“An indigent citizen charged with trespassing should not languish in jail before trial because he cannot afford to pay a bondsman to post a $500 cash bond on his behalf,” Porter said in a statement.
Across the region and the country, state legislators and prosecutors’ offices have made similar policy changes in the face of bipartisan complaints that cash bond punishes the poor simply for lacking funds. According to the National Conference of State Legislatures, two-thirds of people in local jails have not been convicted of a crime. Virginia Attorney General Mark R. Herring (D) said in October that the wide use of cash bail for nonviolent, low-risk defendants should be reconsidered.
Arlington Commonwealth’s Attorney Theo Stamos (D) took a more modest tack last fall, saying her office would no longer ask for cash bail for nonviolent misdemeanors unrelated to drug dealing or drunken driving. Public defenders dismissed the change as ineffective, and her challenger in this year’s Democratic primary would end cash bail entirely. One judge in Fairfax County has unilaterally stopped demanding cash bail for defendants not deemed a danger to the public or a flight risk.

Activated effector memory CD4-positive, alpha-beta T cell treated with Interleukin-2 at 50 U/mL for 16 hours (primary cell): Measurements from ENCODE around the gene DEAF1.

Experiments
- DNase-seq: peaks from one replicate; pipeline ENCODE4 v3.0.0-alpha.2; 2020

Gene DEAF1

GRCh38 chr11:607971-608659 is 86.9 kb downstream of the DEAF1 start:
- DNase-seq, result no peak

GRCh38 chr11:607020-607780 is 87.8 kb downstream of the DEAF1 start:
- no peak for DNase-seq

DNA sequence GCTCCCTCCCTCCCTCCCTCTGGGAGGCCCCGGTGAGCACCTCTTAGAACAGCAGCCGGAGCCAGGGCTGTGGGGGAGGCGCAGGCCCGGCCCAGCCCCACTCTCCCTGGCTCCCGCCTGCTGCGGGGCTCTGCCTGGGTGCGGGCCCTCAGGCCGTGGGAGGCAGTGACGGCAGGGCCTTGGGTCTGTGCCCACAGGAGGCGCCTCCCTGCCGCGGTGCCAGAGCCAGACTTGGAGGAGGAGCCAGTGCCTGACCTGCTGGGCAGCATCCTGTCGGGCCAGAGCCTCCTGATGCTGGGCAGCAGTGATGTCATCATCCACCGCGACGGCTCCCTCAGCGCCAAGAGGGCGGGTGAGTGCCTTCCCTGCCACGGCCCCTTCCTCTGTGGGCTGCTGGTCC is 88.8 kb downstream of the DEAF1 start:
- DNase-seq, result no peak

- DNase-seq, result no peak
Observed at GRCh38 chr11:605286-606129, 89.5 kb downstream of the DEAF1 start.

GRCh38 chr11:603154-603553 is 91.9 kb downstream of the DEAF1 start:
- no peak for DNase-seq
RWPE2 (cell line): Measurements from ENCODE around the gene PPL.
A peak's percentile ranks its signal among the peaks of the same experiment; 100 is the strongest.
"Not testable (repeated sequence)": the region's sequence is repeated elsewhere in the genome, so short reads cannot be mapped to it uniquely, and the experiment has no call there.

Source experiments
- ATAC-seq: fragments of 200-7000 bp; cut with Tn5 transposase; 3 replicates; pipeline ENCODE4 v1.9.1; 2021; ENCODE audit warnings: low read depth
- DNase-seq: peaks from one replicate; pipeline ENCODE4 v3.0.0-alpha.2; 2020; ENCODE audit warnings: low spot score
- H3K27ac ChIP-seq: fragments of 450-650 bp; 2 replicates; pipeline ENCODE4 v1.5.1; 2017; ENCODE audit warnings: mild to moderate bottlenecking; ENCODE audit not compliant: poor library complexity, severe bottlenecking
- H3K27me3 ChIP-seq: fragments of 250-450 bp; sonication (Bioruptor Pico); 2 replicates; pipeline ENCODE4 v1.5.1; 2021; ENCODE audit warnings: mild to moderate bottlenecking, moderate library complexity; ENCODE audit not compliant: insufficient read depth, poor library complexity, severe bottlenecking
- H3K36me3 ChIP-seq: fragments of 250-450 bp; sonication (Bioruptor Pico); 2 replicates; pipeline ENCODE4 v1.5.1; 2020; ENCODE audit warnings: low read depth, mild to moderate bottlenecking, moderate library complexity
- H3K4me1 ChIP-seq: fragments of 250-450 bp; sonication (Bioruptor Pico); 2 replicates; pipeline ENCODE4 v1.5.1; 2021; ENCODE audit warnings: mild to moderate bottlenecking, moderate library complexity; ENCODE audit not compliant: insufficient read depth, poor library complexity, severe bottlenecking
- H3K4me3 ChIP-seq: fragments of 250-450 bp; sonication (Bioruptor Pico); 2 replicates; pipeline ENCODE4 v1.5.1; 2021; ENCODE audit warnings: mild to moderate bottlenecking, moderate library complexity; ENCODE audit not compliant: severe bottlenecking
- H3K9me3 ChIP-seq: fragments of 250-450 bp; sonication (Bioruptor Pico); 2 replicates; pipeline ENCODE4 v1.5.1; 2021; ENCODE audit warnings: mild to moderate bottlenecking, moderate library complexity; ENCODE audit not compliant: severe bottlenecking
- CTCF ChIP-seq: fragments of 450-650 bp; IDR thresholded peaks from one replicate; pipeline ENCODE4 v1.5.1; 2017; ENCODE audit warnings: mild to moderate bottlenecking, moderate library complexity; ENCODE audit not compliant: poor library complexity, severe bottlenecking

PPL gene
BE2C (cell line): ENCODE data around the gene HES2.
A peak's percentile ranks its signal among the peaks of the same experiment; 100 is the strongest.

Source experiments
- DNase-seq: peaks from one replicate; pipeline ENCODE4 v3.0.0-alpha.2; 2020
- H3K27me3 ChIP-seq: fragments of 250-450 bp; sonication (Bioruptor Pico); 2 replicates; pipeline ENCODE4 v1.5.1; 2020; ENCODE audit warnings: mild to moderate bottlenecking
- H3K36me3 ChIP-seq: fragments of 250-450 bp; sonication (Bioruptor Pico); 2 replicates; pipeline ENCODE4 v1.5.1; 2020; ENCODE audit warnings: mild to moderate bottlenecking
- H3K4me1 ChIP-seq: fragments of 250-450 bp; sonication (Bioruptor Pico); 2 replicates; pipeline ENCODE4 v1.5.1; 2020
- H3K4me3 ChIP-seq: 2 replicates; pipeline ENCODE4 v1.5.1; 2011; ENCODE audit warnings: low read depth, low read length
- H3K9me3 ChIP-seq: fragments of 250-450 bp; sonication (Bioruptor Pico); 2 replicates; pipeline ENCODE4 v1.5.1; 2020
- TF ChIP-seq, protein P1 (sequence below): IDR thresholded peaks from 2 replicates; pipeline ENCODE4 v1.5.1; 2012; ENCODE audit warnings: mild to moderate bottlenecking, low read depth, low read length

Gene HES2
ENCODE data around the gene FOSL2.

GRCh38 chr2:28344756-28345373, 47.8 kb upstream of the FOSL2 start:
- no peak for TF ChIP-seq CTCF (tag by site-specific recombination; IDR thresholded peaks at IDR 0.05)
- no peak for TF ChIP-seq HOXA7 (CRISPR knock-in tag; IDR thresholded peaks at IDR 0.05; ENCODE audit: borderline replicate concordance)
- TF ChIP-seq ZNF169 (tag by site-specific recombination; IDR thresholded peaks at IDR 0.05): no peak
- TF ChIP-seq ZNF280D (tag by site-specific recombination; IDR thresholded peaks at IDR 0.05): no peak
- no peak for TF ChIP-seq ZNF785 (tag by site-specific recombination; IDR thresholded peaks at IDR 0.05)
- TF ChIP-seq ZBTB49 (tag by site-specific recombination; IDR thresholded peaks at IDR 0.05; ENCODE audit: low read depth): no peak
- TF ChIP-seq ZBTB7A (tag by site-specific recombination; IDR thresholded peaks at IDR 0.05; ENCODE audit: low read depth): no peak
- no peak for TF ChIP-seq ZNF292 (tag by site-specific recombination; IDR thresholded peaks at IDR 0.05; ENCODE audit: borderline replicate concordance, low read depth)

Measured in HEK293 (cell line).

Attempts to eliminate cash bail have met with mixed success. In Maryland, after Attorney General Brian E. Frosh (D) deemed cash bail unconstitutional, the state court of appeals told judges to impose the “least onerous” release conditions unless someone is considered dangerous or a flight risk. In Prince George’s County, a study found that while more people were released without bond after the ruling, judges began holding more people with no bail. In California, activists turned against last year’s elimination of cash bail, fearing similar problems.
Porter said that a state report on the issue is set to be published this spring and that he will consider changes after reviewing it.